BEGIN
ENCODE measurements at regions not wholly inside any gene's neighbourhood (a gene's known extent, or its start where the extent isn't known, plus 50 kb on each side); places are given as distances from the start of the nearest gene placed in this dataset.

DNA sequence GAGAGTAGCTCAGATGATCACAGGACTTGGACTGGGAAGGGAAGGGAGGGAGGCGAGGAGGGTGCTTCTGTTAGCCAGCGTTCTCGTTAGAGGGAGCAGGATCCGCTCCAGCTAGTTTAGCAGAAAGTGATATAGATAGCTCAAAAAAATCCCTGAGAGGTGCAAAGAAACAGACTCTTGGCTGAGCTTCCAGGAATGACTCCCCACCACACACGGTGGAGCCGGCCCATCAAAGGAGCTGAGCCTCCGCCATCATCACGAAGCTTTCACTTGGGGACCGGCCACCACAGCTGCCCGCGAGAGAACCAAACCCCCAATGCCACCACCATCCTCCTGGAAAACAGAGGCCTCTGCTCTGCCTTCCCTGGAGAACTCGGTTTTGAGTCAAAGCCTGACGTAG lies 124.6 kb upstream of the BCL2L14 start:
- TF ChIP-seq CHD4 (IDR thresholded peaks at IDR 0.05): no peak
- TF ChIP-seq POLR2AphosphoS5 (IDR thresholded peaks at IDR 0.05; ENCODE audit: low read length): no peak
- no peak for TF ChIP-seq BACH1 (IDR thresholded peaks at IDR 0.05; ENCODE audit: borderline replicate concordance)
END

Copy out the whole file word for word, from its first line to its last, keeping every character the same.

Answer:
ENCODE measurements at regions not wholly inside any gene's neighbourhood (a gene's known extent, or its start where the extent isn't known, plus 50 kb on each side); places are given as distances from the start of the nearest gene placed in this dataset.

DNA sequence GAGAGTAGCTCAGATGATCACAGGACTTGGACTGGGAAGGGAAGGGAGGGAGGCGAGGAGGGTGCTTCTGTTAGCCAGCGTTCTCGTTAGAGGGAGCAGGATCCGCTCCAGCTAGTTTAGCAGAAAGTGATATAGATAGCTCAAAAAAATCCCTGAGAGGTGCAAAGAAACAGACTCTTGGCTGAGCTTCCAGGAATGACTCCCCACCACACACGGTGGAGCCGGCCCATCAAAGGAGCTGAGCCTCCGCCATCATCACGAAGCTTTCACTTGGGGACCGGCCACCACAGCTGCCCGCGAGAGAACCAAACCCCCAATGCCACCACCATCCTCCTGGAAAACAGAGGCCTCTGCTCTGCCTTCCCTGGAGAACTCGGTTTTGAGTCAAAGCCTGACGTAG lies 124.6 kb upstream of the BCL2L14 start:
- TF ChIP-seq CHD4 (IDR thresholded peaks at IDR 0.05): no peak
- TF ChIP-seq POLR2AphosphoS5 (IDR thresholded peaks at IDR 0.05; ENCODE audit: low read length): no peak
- no peak for TF ChIP-seq BACH1 (IDR thresholded peaks at IDR 0.05; ENCODE audit: borderline replicate concordance)